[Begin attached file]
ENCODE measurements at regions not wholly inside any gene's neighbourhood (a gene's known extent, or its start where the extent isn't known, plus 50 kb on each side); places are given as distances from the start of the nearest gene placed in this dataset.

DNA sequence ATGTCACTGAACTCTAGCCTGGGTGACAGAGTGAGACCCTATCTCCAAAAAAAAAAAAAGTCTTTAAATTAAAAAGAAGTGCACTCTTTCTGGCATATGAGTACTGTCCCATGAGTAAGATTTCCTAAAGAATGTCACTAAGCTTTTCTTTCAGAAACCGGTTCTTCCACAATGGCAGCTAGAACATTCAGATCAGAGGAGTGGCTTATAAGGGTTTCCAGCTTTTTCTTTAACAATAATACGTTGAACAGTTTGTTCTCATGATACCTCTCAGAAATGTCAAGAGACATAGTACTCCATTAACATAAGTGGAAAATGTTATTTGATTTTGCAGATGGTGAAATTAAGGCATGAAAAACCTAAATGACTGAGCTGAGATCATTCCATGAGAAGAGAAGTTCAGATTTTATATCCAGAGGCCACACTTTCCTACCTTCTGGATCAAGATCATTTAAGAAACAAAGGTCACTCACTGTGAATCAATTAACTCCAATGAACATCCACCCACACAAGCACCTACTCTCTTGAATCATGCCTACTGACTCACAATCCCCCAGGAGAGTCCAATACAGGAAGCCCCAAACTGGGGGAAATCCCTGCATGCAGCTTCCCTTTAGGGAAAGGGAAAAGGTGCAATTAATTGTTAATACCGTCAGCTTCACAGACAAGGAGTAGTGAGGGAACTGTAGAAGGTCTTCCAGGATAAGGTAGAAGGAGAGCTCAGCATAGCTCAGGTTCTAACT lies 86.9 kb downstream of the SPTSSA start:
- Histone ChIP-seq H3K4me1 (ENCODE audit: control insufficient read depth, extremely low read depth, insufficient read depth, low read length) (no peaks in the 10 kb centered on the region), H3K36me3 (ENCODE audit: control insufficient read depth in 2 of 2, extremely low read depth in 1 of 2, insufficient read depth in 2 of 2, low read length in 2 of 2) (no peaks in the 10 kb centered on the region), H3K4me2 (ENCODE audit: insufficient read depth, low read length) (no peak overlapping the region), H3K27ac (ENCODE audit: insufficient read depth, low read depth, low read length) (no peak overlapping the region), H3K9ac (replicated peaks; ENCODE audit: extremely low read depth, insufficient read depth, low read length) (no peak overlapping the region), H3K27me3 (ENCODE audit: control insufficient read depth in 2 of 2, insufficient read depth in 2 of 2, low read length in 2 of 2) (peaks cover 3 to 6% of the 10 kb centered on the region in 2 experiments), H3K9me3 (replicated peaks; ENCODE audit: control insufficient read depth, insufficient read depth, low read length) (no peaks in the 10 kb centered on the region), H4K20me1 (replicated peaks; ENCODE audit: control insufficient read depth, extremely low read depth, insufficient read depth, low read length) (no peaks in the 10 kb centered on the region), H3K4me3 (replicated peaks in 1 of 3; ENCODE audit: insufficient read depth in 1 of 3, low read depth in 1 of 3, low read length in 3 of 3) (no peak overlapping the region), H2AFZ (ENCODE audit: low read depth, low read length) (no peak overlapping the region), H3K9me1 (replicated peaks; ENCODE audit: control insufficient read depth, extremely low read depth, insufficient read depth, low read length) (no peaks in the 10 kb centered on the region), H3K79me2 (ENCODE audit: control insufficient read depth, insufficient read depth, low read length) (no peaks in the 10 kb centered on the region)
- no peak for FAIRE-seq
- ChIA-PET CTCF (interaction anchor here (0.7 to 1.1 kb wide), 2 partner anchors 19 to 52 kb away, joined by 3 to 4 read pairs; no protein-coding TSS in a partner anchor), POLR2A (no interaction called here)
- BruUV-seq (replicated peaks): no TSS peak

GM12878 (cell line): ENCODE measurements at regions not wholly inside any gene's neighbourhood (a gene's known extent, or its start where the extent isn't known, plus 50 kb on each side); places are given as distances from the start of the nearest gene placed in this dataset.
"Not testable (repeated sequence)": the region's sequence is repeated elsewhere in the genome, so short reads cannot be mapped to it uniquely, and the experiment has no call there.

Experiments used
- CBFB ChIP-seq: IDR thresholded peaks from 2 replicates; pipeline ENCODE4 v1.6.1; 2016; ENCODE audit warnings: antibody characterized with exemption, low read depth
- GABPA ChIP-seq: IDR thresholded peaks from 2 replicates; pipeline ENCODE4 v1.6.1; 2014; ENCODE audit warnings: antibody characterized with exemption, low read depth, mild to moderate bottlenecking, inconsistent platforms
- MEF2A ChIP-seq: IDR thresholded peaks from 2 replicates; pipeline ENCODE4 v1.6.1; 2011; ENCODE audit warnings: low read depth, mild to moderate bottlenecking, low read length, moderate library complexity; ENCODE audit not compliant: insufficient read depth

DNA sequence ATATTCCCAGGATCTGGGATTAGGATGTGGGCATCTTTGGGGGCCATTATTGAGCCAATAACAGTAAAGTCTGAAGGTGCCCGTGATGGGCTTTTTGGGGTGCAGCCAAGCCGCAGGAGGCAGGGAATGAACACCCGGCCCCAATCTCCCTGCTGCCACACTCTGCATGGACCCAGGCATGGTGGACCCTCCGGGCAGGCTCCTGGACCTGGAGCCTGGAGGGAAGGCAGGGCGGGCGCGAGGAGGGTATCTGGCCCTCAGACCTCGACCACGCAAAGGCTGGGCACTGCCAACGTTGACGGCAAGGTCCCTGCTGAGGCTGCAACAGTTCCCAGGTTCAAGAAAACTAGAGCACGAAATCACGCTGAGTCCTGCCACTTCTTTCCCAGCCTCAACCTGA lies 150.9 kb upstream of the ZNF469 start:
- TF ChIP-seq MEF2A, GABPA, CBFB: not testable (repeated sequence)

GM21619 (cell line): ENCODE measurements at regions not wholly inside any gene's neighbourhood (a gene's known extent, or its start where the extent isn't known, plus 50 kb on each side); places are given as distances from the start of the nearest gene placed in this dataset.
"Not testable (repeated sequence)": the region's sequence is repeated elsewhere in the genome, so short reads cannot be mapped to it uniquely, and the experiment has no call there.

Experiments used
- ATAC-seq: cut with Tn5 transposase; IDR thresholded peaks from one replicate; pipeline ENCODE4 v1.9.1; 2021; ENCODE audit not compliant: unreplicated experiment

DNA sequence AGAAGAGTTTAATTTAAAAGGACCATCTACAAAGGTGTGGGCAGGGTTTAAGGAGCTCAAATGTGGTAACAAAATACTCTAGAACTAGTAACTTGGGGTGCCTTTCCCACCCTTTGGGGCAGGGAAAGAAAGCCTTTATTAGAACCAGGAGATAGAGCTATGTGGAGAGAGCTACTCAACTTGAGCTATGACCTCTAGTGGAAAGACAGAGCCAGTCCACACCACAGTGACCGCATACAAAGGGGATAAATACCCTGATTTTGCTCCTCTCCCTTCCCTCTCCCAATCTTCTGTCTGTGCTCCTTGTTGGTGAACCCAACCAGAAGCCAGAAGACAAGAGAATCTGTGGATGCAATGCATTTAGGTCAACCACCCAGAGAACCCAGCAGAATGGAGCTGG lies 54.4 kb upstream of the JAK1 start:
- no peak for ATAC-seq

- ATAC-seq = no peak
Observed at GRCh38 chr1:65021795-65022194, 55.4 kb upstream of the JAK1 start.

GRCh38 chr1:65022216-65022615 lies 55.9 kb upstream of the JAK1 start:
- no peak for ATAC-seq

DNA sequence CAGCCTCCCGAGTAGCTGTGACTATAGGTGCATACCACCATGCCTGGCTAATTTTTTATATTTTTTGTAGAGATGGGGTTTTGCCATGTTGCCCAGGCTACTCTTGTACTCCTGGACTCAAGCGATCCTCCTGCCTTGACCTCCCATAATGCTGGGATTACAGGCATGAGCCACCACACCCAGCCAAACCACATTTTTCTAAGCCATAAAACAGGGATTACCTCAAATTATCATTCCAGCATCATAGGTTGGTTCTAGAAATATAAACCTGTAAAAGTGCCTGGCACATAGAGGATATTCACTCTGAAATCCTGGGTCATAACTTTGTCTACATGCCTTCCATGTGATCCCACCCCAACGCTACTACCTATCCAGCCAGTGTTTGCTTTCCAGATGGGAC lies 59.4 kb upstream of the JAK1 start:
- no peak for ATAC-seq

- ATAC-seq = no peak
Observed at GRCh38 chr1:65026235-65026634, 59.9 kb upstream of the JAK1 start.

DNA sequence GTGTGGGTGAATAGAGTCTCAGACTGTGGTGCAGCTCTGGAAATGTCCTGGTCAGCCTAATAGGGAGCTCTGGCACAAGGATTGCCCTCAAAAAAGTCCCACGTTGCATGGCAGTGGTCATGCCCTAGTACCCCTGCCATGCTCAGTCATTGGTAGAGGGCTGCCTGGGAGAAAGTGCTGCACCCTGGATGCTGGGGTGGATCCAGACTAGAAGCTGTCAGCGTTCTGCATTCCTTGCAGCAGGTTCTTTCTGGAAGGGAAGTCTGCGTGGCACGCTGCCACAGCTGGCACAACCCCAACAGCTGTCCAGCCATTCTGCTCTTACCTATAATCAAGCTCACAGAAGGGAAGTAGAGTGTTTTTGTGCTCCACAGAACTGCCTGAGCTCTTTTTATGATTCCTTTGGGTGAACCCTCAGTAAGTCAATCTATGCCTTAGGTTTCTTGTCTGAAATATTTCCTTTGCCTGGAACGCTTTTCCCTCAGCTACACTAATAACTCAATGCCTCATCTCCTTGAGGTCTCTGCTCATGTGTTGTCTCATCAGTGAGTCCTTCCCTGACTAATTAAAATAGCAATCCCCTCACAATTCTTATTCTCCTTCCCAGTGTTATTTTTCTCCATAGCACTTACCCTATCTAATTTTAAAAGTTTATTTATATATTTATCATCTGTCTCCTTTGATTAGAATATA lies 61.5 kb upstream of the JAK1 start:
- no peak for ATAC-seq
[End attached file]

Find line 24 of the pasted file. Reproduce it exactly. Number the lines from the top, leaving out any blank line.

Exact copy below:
- no peak for ATAC-seq